On Monday the Blantyre Magistrates court ordered musician Alfred Chipwaila, better known as Mesho, to go and serve a two-year sentence in jail with hard labour alongside Stephano Emmanuel producer of his now banned song, Mizikiti Ichoke.
It was such a sad moment for the two young men, Chipwaila 29 and Emmanuel 25, when first grade magistrate Asunta Muwalo read out her 25-minute long judgement which was to eventually lead the two creatives to jail.
By composing and producing the song the two attracted the wrath of Section 88 (1) (b) of the country’s penal code which prohibits intimidation. They also found themselves on the wrong side of Section 130 of the same which outlaws writing words with intent to wound religious feelings.
For that, Chipwaila got two years for the first count and a further one year on the second charge. His friend Emmanuel got a year on each count. The sentences are to run concurrently.
Whether it was due lack of professional maturity or proper guidance, by producing the track in question, undeniably the two got it wrong. For all art can do, music in particular, to imagine that the duo decided to dwell on such a divisive theme is imaginable.
There has been so much talk in the wake of their sentencing. Some quarters are arguing that the custodial sentence is just too harsh preferring a suspended sentence. I feel the section advancing this line of thinking have not spared a moment to examine the gravity of their actions.
The message in the song had had the potential to stir mutiny among some misfits who share their low views. Some of the civil feuds that have gone on to divide nations, destroy civilisation, divide families and bring promising economies on their knees started in minute cells like this.
Besides that, Malawi being a democracy as it is, where freedom of worship and association is guaranteed, it folly for one to be pushing for such line of thinking. Malawi is not for some exclusive club, it for all of us regardless of what one believes in. the least we all can do is to learn to accommodate and tolerate each.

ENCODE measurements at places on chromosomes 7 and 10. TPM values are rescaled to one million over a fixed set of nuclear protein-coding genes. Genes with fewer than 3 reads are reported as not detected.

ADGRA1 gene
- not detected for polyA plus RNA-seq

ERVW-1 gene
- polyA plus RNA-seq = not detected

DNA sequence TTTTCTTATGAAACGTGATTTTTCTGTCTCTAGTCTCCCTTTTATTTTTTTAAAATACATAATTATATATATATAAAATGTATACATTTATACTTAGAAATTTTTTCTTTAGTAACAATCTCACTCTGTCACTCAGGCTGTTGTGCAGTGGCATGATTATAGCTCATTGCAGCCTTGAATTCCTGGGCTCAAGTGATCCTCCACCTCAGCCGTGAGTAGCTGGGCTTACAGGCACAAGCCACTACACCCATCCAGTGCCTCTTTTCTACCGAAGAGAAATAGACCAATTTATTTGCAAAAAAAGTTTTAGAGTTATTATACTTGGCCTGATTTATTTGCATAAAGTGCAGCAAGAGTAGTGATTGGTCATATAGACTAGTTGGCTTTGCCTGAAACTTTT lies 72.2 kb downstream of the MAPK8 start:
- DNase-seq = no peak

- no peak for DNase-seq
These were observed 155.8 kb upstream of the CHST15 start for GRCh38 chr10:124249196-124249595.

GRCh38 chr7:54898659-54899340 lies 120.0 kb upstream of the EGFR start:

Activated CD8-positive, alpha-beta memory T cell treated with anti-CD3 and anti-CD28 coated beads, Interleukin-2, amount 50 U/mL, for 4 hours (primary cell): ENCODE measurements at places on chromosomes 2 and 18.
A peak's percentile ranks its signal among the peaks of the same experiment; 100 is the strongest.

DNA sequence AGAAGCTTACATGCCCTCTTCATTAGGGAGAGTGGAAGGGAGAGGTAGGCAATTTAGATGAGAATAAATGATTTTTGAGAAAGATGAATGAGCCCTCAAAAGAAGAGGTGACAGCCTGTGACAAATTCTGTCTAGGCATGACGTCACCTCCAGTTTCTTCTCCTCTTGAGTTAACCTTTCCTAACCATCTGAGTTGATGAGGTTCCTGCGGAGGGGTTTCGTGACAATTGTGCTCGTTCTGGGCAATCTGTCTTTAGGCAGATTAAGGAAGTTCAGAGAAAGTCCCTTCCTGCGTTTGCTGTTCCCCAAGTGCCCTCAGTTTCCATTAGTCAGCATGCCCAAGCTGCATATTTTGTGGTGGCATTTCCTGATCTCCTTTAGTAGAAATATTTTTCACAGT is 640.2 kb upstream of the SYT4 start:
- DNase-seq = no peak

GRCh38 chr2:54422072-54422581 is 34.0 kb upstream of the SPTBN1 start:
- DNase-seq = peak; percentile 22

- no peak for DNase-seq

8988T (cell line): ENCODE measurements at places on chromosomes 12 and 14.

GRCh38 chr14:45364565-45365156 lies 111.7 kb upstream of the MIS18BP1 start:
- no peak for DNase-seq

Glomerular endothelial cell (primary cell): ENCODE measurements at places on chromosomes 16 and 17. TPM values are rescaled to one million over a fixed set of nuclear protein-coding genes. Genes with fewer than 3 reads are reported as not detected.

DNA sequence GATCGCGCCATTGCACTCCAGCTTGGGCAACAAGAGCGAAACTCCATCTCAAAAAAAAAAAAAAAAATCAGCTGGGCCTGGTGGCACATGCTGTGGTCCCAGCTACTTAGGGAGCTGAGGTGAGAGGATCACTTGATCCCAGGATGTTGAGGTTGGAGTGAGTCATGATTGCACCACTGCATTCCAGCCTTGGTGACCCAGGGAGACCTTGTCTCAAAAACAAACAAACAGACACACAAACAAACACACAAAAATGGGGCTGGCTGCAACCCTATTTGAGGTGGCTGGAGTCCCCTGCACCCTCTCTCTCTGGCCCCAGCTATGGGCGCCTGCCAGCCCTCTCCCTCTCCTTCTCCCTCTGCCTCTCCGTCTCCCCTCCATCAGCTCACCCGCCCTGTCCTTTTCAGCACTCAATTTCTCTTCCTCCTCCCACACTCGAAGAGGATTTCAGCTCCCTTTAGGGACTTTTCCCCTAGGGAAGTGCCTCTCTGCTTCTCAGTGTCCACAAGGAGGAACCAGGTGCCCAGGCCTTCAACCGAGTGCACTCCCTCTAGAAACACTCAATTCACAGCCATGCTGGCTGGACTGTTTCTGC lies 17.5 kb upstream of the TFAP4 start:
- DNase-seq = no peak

And in matters legal, issues of precedence are paramount. By letting these two go for anything less, they could have sent a wrong message to the society. When giving out sentences, the courts also places emphasis on the deterrent aspect.
We never know how many other sick minds we have in our societies who share the thinking of the Chipwaila and Emmanuel. If these two would have been let scot-free definitely the message they could have gotten is that the country’s law enforcing agents are on their side.
With this sentence, any would-be offender has got the message loud and clear. There is no place for society misfits who will attempt to sow division in this country. If any should attempt to go that route then there is only one way for him: jail.
Music as art is so expansive. The latitude for one to express himself/herself is endless. It beats the imagination that for all that huge space, some individuals can opt to use their time, guts, and resources in a very negative way like these two did.
Music has been lauded for its ability to promote togetherness, to foster unity, to exalt love and magnify positivity. Anything which falls short of these values does not earn a place in the category of music.
Let music be music as an art for a good cause. I hope the two have learnt a bitter lesson and that after doing their time, they will come and show us the real artists in the name. if it was about earning cheap fame, then they have done it at a huge cost. n